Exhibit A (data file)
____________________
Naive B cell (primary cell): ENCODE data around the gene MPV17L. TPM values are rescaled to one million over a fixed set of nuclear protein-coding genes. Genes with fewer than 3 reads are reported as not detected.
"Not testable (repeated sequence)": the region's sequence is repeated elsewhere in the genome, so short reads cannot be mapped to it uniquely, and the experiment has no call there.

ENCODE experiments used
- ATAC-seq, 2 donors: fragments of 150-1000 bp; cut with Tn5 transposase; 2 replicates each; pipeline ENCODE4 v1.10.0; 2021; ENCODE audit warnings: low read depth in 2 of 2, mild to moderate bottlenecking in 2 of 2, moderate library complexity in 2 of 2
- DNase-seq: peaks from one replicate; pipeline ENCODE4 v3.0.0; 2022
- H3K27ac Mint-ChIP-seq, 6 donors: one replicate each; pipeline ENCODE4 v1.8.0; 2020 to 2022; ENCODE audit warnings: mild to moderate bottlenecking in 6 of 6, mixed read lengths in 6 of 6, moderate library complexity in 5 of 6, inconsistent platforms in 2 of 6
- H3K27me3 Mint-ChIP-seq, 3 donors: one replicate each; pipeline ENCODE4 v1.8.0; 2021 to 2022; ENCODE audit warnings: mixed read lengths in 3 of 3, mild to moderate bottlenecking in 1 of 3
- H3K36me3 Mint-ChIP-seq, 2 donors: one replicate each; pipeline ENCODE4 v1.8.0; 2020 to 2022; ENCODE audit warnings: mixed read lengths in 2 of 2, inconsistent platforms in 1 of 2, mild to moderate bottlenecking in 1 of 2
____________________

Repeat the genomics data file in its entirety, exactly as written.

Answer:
Naive B cell (primary cell): ENCODE data around the gene MPV17L. TPM values are rescaled to one million over a fixed set of nuclear protein-coding genes. Genes with fewer than 3 reads are reported as not detected.
"Not testable (repeated sequence)": the region's sequence is repeated elsewhere in the genome, so short reads cannot be mapped to it uniquely, and the experiment has no call there.

ENCODE experiments used
- ATAC-seq, 2 donors: fragments of 150-1000 bp; cut with Tn5 transposase; 2 replicates each; pipeline ENCODE4 v1.10.0; 2021; ENCODE audit warnings: low read depth in 2 of 2, mild to moderate bottlenecking in 2 of 2, moderate library complexity in 2 of 2
- DNase-seq: peaks from one replicate; pipeline ENCODE4 v3.0.0; 2022
- H3K27ac Mint-ChIP-seq, 6 donors: one replicate each; pipeline ENCODE4 v1.8.0; 2020 to 2022; ENCODE audit warnings: mild to moderate bottlenecking in 6 of 6, mixed read lengths in 6 of 6, moderate library complexity in 5 of 6, inconsistent platforms in 2 of 6
- H3K27me3 Mint-ChIP-seq, 3 donors: one replicate each; pipeline ENCODE4 v1.8.0; 2021 to 2022; ENCODE audit warnings: mixed read lengths in 3 of 3, mild to moderate bottlenecking in 1 of 3
- H3K36me3 Mint-ChIP-seq, 2 donors: one replicate each; pipeline ENCODE4 v1.8.0; 2020 to 2022; ENCODE audit warnings: mixed read lengths in 2 of 2, inconsistent platforms in 1 of 2, mild to moderate bottlenecking in 1 of 2